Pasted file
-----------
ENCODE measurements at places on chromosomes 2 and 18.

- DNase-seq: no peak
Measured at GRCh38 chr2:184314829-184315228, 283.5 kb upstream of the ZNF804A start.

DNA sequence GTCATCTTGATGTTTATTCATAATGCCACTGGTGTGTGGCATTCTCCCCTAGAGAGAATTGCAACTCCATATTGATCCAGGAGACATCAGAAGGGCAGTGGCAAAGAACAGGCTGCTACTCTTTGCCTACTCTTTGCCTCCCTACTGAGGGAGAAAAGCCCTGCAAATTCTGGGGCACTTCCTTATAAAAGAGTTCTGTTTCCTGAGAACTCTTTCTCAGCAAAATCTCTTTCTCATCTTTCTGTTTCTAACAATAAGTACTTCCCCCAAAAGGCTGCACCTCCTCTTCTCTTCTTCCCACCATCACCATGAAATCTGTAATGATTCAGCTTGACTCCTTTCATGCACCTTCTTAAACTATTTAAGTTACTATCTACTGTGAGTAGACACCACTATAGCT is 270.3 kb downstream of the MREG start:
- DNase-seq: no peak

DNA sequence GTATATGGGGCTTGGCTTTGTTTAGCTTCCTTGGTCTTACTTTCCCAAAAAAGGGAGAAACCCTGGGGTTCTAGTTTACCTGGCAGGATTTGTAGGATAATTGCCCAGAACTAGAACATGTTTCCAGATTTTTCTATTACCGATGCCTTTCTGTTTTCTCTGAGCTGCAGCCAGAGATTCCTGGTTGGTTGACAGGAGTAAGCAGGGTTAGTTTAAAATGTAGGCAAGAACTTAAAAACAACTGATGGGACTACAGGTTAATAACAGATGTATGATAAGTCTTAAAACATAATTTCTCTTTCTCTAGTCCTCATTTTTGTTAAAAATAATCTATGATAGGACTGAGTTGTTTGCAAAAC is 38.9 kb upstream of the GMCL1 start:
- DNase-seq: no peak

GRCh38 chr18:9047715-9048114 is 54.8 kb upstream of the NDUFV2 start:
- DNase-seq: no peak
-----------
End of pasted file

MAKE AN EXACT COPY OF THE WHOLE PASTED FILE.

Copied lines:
ENCODE measurements at places on chromosomes 2 and 18.

- DNase-seq: no peak
Measured at GRCh38 chr2:184314829-184315228, 283.5 kb upstream of the ZNF804A start.

DNA sequence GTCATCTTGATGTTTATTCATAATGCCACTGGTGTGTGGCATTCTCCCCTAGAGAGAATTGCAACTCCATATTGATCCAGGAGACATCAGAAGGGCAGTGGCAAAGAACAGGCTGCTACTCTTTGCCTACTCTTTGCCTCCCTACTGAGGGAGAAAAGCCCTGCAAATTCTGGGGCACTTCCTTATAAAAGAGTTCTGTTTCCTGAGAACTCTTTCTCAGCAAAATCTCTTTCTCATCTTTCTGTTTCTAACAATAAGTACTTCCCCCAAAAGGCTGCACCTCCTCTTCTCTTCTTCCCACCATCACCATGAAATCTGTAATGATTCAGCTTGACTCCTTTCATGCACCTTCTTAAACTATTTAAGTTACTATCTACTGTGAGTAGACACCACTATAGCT is 270.3 kb downstream of the MREG start:
- DNase-seq: no peak

DNA sequence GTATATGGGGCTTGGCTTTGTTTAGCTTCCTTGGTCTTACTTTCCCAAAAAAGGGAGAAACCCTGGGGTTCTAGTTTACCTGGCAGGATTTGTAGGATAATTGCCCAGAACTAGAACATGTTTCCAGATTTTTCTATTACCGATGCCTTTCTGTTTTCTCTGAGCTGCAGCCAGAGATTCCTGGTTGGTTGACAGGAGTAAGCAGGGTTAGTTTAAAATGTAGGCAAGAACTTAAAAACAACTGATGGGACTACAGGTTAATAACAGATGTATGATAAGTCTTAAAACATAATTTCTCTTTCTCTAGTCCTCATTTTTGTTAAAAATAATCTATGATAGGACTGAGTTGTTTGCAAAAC is 38.9 kb upstream of the GMCL1 start:
- DNase-seq: no peak

GRCh38 chr18:9047715-9048114 is 54.8 kb upstream of the NDUFV2 start:
- DNase-seq: no peak